The field of law is constantly evolving and there are many opportunities for women at all different stages in their lives to have a freedom and a flexibility that was not available to us just 10 or 15 years ago. We must open ourselves up to these new choices and tread ahead unafraid. We are the pioneers for the women that will come after us, just as many of the older women attorneys have carved pathways that enable us to do what we are able to do today. For example, when I had my first son, I was working in a firm and there was no flextime or part-time positions available. Now, flextime and part-time positions are more common, yet not as prevalent and well received as they could or should be. I know an enormous number of women my age with families that could do more legal work in a part-time or flex schedule situation while raising their children and in doing so, could put some “full-timers” to shame. And as one of my dear friend and colleagues put it, when you leave your legal work for the day, most of us are just starting our “mommy work”. We are used to being on duty, to be working 24/7, it is an inherent part and parcel of our make-up, we should just be able to do it on our own terms, and enjoy it.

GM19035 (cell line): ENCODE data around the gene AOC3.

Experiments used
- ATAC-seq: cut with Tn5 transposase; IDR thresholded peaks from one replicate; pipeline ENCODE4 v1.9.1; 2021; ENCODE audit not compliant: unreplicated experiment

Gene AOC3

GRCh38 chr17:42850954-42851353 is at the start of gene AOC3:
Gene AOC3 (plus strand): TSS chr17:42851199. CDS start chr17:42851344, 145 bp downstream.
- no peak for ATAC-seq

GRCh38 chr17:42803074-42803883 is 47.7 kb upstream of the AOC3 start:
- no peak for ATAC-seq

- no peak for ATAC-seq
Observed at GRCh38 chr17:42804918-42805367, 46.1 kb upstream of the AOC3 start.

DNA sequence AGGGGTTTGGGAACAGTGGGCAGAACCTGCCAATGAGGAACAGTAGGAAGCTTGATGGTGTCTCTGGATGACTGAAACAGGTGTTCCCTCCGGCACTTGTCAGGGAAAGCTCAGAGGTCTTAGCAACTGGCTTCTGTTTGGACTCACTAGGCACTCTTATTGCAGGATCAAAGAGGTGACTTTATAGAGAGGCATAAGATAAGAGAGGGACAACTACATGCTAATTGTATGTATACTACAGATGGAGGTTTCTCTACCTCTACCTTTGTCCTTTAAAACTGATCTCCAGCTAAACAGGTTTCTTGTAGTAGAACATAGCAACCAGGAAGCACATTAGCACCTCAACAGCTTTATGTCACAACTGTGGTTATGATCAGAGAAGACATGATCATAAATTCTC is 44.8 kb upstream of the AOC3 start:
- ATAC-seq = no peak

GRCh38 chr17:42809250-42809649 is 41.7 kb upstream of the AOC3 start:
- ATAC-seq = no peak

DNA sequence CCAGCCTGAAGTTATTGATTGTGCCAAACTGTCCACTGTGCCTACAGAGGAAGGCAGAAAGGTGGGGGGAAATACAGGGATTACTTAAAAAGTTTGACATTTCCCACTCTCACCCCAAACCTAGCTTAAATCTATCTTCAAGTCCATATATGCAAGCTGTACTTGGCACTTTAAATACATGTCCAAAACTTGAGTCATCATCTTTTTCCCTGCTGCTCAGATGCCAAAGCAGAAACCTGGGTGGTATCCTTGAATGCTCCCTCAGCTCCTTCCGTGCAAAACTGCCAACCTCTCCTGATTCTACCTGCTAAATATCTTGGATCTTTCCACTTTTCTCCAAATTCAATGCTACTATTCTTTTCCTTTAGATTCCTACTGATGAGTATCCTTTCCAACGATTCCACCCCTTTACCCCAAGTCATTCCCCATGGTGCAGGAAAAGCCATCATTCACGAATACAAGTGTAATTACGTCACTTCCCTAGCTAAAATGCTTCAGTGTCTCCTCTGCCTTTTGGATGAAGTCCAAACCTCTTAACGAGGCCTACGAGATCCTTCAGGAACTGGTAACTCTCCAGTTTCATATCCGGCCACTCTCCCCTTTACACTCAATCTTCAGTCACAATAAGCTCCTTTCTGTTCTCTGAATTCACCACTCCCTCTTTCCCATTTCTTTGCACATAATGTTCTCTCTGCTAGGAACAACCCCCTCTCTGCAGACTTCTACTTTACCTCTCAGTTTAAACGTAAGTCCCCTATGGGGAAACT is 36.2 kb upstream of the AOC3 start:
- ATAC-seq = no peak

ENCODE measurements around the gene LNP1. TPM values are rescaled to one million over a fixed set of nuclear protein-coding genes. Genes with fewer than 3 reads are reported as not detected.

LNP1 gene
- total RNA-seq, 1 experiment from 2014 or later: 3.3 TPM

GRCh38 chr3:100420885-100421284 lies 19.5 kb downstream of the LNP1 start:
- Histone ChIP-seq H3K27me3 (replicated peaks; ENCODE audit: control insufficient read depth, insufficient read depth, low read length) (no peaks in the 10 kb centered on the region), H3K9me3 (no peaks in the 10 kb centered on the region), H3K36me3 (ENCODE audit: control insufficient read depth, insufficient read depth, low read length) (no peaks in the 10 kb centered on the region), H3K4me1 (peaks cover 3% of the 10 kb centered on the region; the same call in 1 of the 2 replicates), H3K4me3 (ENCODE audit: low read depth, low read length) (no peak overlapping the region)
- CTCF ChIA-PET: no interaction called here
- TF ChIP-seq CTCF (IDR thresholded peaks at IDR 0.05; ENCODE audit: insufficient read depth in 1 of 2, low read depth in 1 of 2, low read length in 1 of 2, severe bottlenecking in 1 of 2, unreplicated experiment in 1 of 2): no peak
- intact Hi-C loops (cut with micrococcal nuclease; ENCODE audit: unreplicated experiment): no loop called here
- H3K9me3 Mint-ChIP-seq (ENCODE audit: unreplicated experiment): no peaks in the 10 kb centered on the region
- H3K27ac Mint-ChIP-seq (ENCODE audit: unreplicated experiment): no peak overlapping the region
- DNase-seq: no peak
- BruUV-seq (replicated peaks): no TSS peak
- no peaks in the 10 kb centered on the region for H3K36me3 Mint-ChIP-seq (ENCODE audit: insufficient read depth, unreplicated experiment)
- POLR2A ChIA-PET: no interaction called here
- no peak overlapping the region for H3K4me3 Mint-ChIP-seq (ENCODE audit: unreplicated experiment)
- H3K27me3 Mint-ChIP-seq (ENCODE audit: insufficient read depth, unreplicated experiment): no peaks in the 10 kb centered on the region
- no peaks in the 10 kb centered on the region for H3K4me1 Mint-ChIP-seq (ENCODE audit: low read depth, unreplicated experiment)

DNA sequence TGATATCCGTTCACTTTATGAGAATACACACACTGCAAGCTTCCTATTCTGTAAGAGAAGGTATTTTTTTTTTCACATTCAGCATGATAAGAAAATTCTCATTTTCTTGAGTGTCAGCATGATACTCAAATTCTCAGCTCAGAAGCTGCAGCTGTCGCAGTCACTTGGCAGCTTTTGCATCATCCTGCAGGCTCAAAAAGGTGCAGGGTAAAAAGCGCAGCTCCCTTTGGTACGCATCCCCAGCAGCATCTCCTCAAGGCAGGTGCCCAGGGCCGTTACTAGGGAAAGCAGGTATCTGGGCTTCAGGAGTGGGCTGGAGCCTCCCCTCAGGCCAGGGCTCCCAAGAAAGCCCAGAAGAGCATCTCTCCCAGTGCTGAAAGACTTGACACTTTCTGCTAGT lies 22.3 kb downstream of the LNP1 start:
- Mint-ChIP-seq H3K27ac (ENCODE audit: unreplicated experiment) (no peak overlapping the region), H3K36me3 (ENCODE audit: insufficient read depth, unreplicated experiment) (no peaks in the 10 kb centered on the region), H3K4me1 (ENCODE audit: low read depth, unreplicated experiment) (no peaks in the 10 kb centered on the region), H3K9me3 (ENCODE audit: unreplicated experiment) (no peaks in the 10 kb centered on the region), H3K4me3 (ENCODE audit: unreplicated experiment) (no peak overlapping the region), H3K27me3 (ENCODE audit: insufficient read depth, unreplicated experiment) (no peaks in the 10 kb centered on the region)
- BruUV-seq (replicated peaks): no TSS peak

The “fork” I have taken is that which best suits the person that I have become over the years, not just the lawyer that I am. As women, we should never shove aside our personal lives to pursue our professional lives.  We are a package, a composite of our experiences. We are the professional women that we are today because of the personal women we are. Our femininity, our friends, our colleagues, our spouses and our families define us and shape us. None of us should have to apologize to anyone for who we are. I enjoy being a lawyer, I worked very hard to become a lawyer, I am very proud to be a lawyer, however being a lawyer does not define who I am. Celebrate your uniqueness, go forward to carve new and exciting pathways for those women who will follow us. Walk through life free of the blindfold that Justitia dons, explore your opportunities looking straight ahead to the future, not down and never back.